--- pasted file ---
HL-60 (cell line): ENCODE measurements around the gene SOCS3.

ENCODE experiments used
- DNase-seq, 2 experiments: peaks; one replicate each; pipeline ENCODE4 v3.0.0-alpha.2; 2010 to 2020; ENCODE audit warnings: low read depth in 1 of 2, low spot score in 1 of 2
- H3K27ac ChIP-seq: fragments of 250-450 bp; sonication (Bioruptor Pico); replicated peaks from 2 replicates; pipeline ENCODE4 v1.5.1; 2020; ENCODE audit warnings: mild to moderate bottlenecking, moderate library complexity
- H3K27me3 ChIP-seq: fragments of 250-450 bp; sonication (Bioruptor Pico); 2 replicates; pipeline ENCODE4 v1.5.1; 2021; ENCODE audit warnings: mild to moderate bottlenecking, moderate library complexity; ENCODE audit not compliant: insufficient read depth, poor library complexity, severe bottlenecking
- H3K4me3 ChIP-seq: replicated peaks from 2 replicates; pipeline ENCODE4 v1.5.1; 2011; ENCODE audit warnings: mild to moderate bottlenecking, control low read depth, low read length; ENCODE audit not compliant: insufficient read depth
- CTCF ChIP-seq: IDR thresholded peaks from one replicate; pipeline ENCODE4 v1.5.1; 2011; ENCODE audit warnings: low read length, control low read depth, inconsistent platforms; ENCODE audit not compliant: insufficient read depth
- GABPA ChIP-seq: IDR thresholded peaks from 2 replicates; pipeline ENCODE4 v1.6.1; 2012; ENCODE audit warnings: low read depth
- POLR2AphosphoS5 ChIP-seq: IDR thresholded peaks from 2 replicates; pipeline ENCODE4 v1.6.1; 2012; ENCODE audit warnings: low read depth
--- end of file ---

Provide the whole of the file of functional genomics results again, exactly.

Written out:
HL-60 (cell line): ENCODE measurements around the gene SOCS3.

ENCODE experiments used
- DNase-seq, 2 experiments: peaks; one replicate each; pipeline ENCODE4 v3.0.0-alpha.2; 2010 to 2020; ENCODE audit warnings: low read depth in 1 of 2, low spot score in 1 of 2
- H3K27ac ChIP-seq: fragments of 250-450 bp; sonication (Bioruptor Pico); replicated peaks from 2 replicates; pipeline ENCODE4 v1.5.1; 2020; ENCODE audit warnings: mild to moderate bottlenecking, moderate library complexity
- H3K27me3 ChIP-seq: fragments of 250-450 bp; sonication (Bioruptor Pico); 2 replicates; pipeline ENCODE4 v1.5.1; 2021; ENCODE audit warnings: mild to moderate bottlenecking, moderate library complexity; ENCODE audit not compliant: insufficient read depth, poor library complexity, severe bottlenecking
- H3K4me3 ChIP-seq: replicated peaks from 2 replicates; pipeline ENCODE4 v1.5.1; 2011; ENCODE audit warnings: mild to moderate bottlenecking, control low read depth, low read length; ENCODE audit not compliant: insufficient read depth
- CTCF ChIP-seq: IDR thresholded peaks from one replicate; pipeline ENCODE4 v1.5.1; 2011; ENCODE audit warnings: low read length, control low read depth, inconsistent platforms; ENCODE audit not compliant: insufficient read depth
- GABPA ChIP-seq: IDR thresholded peaks from 2 replicates; pipeline ENCODE4 v1.6.1; 2012; ENCODE audit warnings: low read depth
- POLR2AphosphoS5 ChIP-seq: IDR thresholded peaks from 2 replicates; pipeline ENCODE4 v1.6.1; 2012; ENCODE audit warnings: low read depth